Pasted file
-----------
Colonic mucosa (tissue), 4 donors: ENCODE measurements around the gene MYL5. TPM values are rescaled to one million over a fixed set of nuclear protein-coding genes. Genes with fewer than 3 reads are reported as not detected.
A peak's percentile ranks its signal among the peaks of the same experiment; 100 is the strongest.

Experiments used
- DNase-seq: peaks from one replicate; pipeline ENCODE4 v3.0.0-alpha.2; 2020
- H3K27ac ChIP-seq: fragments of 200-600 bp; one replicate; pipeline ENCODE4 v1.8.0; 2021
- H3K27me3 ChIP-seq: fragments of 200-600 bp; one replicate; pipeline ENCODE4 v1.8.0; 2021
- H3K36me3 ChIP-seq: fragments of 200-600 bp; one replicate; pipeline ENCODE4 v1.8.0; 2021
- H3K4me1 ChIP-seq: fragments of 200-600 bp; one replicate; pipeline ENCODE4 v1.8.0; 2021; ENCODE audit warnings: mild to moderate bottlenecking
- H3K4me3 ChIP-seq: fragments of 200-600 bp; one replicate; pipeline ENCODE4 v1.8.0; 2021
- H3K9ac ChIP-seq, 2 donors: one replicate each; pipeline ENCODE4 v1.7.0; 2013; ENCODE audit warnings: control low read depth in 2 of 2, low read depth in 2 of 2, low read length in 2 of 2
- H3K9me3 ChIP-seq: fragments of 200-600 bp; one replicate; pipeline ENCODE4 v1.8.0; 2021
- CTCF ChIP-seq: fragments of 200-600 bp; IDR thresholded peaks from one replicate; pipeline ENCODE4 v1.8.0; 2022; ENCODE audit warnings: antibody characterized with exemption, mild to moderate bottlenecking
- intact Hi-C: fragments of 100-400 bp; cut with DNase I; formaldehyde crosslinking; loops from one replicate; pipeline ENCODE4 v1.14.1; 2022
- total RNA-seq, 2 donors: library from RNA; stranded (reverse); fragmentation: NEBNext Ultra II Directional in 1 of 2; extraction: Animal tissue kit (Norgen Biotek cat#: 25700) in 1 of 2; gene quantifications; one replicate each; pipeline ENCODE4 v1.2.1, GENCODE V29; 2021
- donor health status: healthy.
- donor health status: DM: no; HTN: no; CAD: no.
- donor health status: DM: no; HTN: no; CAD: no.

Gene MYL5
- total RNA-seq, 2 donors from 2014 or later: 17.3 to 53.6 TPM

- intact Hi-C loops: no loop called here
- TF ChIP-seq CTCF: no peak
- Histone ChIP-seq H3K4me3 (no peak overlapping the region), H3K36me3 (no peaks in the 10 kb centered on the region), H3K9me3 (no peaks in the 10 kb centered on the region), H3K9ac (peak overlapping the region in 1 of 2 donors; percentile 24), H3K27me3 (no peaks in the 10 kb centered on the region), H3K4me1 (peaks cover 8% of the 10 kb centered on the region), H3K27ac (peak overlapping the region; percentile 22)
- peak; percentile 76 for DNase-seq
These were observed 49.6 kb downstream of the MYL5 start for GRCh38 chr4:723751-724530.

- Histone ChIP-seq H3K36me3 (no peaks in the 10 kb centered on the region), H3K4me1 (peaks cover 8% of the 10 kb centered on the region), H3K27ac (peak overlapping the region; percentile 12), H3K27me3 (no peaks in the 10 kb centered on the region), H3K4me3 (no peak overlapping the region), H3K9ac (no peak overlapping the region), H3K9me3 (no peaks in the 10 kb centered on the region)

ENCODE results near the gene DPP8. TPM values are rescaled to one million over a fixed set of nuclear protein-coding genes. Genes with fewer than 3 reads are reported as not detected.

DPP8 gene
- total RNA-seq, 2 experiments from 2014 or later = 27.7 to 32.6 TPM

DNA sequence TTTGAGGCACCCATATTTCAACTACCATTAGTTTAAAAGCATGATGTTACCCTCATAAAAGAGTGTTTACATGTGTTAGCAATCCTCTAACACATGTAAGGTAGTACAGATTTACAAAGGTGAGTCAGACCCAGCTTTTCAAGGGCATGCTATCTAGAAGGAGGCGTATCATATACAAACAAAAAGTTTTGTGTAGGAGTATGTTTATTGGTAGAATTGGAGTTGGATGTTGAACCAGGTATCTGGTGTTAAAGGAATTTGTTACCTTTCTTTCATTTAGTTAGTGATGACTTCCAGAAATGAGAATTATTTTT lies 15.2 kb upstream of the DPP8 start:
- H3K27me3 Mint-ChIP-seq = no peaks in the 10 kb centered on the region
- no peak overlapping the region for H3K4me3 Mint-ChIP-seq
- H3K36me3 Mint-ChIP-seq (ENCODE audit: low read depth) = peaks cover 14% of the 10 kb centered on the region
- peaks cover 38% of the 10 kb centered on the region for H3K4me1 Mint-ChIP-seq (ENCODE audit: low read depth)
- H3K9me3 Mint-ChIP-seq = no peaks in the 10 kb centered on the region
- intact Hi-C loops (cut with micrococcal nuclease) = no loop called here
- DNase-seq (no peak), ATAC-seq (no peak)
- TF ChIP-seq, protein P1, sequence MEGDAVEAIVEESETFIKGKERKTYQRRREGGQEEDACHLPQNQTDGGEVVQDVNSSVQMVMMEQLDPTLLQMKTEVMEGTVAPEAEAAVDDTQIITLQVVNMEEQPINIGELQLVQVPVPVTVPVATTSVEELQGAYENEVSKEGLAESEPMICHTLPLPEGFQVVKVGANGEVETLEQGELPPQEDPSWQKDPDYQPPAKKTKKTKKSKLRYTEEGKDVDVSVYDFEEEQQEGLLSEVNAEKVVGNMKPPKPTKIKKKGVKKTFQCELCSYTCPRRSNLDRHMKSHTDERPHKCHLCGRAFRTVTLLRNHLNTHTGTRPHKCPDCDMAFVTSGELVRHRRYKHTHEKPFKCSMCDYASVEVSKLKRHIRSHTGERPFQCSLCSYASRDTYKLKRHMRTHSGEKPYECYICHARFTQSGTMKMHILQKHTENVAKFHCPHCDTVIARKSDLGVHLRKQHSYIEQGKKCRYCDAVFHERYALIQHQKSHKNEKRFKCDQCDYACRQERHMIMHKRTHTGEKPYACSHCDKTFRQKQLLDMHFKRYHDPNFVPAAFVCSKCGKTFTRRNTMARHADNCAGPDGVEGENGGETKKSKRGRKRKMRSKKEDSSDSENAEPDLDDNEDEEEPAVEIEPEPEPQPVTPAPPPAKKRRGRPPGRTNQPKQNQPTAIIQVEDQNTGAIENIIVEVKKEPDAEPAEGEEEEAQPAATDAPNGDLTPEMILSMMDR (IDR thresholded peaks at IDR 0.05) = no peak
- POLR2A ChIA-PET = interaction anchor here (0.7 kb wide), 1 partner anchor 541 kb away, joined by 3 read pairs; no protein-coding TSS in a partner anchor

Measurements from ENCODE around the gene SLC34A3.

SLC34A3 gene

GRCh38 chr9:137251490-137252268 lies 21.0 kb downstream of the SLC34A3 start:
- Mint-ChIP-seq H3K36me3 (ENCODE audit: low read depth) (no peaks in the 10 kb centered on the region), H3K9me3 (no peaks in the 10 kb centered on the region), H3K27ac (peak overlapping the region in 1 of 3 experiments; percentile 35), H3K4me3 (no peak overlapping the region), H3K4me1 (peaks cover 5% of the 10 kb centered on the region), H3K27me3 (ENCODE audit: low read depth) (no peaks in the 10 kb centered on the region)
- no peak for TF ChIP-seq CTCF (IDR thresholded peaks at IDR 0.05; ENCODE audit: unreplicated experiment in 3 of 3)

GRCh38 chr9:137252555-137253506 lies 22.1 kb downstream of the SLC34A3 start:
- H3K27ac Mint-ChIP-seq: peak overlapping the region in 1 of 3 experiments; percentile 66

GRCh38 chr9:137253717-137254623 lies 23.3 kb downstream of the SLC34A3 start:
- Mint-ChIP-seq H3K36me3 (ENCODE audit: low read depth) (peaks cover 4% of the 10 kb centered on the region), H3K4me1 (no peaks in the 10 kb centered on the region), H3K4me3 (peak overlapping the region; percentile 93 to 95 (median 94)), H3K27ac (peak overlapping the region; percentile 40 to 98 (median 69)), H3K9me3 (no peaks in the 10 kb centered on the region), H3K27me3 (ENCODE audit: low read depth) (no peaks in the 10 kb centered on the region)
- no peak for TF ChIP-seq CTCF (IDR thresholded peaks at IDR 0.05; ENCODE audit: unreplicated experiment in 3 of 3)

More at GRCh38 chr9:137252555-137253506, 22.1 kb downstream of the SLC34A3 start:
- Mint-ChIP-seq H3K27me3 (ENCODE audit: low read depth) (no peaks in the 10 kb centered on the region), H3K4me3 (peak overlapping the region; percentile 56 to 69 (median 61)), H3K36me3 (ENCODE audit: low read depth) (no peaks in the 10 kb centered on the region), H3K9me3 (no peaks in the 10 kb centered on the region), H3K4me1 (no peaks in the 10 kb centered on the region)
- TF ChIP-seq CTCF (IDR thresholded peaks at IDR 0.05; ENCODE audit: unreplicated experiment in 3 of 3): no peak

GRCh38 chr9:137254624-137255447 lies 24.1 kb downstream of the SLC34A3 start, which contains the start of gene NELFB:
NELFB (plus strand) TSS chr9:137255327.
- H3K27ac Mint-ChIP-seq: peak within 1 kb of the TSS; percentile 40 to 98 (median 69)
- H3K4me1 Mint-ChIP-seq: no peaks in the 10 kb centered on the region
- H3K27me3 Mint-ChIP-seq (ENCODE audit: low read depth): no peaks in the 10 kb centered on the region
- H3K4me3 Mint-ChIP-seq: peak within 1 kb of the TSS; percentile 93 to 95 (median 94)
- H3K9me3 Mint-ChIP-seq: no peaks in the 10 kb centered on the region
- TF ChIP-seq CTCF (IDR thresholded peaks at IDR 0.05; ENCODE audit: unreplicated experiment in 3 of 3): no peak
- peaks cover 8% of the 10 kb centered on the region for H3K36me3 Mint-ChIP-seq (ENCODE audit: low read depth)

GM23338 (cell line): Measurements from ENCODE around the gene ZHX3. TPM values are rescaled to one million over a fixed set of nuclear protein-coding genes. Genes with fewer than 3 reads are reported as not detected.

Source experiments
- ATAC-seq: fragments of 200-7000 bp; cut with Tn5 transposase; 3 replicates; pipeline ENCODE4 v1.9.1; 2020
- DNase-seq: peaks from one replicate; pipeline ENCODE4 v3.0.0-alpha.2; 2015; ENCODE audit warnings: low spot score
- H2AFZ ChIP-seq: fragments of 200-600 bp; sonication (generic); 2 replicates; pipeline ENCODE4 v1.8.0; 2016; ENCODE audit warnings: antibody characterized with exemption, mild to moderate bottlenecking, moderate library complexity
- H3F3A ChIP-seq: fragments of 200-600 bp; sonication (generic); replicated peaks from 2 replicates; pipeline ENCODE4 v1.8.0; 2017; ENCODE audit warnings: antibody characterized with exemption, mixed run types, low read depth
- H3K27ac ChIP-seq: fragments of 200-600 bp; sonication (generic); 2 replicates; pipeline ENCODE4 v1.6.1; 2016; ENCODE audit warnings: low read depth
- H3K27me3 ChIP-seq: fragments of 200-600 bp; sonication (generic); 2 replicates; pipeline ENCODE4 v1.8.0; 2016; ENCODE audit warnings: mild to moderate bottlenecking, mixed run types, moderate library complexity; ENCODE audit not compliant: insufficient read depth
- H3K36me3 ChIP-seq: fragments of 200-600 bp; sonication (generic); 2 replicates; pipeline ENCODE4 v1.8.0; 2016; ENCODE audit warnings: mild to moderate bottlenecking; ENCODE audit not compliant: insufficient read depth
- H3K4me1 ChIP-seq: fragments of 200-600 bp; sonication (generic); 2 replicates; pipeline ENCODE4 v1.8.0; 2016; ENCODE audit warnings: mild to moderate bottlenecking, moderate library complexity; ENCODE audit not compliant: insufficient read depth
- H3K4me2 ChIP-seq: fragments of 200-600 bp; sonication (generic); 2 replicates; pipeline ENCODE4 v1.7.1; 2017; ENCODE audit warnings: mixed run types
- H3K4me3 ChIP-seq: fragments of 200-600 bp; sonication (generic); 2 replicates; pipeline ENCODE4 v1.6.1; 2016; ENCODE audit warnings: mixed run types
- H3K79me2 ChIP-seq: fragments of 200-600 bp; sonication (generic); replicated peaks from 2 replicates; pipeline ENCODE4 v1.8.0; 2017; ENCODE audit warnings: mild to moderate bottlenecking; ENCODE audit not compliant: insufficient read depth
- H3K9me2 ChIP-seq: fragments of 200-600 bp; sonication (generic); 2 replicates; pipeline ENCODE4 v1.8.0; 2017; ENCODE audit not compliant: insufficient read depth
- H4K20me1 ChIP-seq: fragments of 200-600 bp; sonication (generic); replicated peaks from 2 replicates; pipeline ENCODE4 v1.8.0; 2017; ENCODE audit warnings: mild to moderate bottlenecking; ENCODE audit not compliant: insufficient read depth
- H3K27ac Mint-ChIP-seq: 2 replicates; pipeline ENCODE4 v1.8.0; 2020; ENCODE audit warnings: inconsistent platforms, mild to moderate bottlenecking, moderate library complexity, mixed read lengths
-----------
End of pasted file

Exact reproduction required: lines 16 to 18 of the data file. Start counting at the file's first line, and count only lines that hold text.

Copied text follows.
- donor health status: DM: no; HTN: no; CAD: no.
- donor health status: DM: no; HTN: no; CAD: no.

Gene MYL5